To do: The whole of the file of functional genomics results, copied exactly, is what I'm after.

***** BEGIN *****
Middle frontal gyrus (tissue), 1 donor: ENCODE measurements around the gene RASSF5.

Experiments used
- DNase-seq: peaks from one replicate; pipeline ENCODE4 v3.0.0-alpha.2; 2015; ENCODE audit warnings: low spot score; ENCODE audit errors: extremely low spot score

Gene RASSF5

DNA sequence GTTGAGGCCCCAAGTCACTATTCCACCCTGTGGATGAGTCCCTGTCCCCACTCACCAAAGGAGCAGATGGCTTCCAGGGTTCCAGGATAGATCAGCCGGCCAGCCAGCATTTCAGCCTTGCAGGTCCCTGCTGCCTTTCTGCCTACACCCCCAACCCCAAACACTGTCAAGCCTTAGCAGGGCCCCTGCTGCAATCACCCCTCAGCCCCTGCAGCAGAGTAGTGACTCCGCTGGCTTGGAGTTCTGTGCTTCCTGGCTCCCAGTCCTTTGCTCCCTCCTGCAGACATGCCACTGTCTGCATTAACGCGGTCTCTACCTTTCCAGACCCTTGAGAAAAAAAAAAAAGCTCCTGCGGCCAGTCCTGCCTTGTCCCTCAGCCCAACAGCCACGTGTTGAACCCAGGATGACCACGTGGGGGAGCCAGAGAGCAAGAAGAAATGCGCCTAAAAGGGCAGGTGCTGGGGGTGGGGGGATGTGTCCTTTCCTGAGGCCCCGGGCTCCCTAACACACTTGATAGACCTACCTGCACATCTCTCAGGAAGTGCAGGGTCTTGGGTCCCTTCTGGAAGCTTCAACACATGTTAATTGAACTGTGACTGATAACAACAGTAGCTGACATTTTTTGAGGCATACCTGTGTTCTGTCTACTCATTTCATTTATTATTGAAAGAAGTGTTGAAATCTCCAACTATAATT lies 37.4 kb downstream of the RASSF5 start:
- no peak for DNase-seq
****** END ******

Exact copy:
Middle frontal gyrus (tissue), 1 donor: ENCODE measurements around the gene RASSF5.

Experiments used
- DNase-seq: peaks from one replicate; pipeline ENCODE4 v3.0.0-alpha.2; 2015; ENCODE audit warnings: low spot score; ENCODE audit errors: extremely low spot score

Gene RASSF5

DNA sequence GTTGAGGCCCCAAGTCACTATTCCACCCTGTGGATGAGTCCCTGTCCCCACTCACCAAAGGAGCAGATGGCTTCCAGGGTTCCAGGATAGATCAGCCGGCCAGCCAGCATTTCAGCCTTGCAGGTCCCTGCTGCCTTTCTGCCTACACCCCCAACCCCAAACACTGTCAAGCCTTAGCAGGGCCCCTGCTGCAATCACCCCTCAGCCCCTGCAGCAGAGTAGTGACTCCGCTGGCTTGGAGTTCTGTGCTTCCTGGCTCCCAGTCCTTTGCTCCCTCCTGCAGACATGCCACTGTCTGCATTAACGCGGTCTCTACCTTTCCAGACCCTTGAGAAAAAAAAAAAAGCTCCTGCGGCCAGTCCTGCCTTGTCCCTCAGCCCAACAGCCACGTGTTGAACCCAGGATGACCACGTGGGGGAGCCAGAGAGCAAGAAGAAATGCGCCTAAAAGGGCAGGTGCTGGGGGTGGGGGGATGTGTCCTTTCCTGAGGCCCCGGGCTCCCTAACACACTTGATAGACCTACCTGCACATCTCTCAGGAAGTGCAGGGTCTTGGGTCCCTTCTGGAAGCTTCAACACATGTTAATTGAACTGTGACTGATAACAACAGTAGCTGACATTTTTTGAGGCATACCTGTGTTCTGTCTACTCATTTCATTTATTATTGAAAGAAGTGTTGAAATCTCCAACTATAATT lies 37.4 kb downstream of the RASSF5 start:
- no peak for DNase-seq